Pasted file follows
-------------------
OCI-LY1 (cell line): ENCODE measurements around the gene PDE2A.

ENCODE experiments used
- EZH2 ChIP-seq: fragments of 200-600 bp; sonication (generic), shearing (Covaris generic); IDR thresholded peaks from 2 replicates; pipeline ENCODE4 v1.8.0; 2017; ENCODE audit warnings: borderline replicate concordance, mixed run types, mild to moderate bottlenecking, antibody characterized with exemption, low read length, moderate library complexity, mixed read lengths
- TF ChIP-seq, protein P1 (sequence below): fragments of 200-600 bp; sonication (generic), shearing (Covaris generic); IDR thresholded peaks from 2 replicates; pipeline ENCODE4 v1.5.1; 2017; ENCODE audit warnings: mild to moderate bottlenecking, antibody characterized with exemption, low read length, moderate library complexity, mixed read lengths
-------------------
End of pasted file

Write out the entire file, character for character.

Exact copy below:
OCI-LY1 (cell line): ENCODE measurements around the gene PDE2A.

ENCODE experiments used
- EZH2 ChIP-seq: fragments of 200-600 bp; sonication (generic), shearing (Covaris generic); IDR thresholded peaks from 2 replicates; pipeline ENCODE4 v1.8.0; 2017; ENCODE audit warnings: borderline replicate concordance, mixed run types, mild to moderate bottlenecking, antibody characterized with exemption, low read length, moderate library complexity, mixed read lengths
- TF ChIP-seq, protein P1 (sequence below): fragments of 200-600 bp; sonication (generic), shearing (Covaris generic); IDR thresholded peaks from 2 replicates; pipeline ENCODE4 v1.5.1; 2017; ENCODE audit warnings: mild to moderate bottlenecking, antibody characterized with exemption, low read length, moderate library complexity, mixed read lengths